The benefits of online education were realized more than ever before when our collective educational hand was forced to use it. This period may also prepare students who will opt to earn degrees online in the future.

    The Challenges of an Online Education 

    When it comes to education, one size does not fit all. Online education is not for everyone, just as attending a four-year college for a bachelor’s degree is not for everyone either.

    As you consider and explore the opportunity to either complete a degree or simply enhance your skills via online coursework, it is important to recognize the challenges associated with this learning style.

    First, though, we will tackle one misconception: online students do not necessarily have a performance disadvantage. Sometimes it is assumed that online students do not perform as well as those in the classroom, which is not necessarily the case. Online learners can perform just as well as (and sometimes better than) their peers in a campus setting.

    That said, it is not always easy, and an online education requires a tremendous amount of commitment from determined self-starters. That takes us to our first challenge.

    The Need for Accountability

    While an 18-year-old freshman enjoying his freedom may hit “snooze” one too many times, he does have some built-in systems around him to nudge him along with the roommate who might toss a pillow at him and yell at him to “wake up.” The resident advisor in the dormitory checks in on him to ensure he is getting to his classes every day. The freshman advisor lectures him on the dangers of flunking out after skipping too many classes. 

    The online student typically has only herself to function as the “accountability police.” Her job is to make sure she “gets to class,” whether that means attending an online class live or simply watching a pre-recorded lecture. Holding oneself accountable to attend class and complete assignments are uniquely challenging in an online education, which requires a consistent level of discipline.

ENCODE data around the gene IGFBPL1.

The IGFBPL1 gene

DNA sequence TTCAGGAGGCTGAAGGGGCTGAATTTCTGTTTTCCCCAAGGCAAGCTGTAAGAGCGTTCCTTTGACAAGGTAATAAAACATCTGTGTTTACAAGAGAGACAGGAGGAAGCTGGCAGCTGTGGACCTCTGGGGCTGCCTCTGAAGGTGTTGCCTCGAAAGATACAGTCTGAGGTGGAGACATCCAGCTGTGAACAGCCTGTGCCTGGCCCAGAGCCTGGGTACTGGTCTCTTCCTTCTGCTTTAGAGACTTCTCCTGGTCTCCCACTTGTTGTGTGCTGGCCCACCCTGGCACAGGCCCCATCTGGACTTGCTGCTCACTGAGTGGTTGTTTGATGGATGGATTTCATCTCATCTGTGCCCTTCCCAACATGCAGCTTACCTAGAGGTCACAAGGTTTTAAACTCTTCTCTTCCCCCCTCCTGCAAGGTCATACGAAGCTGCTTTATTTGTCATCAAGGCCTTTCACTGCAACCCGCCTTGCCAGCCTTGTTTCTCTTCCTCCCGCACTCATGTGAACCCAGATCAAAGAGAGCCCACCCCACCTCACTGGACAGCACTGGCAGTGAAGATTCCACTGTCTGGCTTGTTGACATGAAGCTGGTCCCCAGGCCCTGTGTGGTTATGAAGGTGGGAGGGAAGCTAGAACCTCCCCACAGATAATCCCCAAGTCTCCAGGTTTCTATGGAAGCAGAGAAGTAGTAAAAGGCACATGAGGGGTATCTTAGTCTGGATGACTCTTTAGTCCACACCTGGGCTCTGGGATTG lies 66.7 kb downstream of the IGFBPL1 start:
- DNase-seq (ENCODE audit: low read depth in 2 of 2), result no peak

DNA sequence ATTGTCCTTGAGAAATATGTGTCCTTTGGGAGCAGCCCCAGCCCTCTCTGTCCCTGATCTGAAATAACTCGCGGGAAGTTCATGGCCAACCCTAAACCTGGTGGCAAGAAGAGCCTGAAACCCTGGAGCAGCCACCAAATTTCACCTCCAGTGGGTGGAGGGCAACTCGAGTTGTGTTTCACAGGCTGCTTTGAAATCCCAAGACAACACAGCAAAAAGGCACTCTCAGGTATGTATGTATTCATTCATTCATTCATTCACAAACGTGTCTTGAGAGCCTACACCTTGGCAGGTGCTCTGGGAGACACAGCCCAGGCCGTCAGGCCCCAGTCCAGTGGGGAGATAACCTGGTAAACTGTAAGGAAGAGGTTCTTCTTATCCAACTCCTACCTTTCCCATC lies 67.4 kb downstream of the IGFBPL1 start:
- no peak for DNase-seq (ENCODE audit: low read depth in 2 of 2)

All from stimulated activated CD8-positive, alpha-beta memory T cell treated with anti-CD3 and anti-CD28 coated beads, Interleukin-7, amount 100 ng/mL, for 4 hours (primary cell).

Building Connections and Relationships

    One of the drawbacks of online education is missing out on students’ connections and relationships in a traditional on-campus setting, whether that means peer friendships, romantic relationships, or mentoring relationships with professors and advisors.

    While these things may be secondary to the initial purpose of earning a degree, they are still significant. The communication and problem-solving skills we learn by living with others on a college campus are building blocks toward how we relate to others throughout our professional careers.

    Additionally, naturally extroverted and social people can find an online education challenging as they are simply used to more interaction with others.

    Access to the Internet and Computers

    Many of us take for granted that we can always find a way to connect to WiFi and that a device is never far out of reach, be it a laptop, cell phone, or other device.

    However, this is not the case for every American, and lack of internet access and access to computers can stop a would-be online student dead in his tracks.

    There is simply no way to successfully participate in an online learning environment without these things, but we have some ideas about overcoming such challenges. 

    How Can You Overcome the Challenges of an Online Education?

    Create Your Own Accountability Program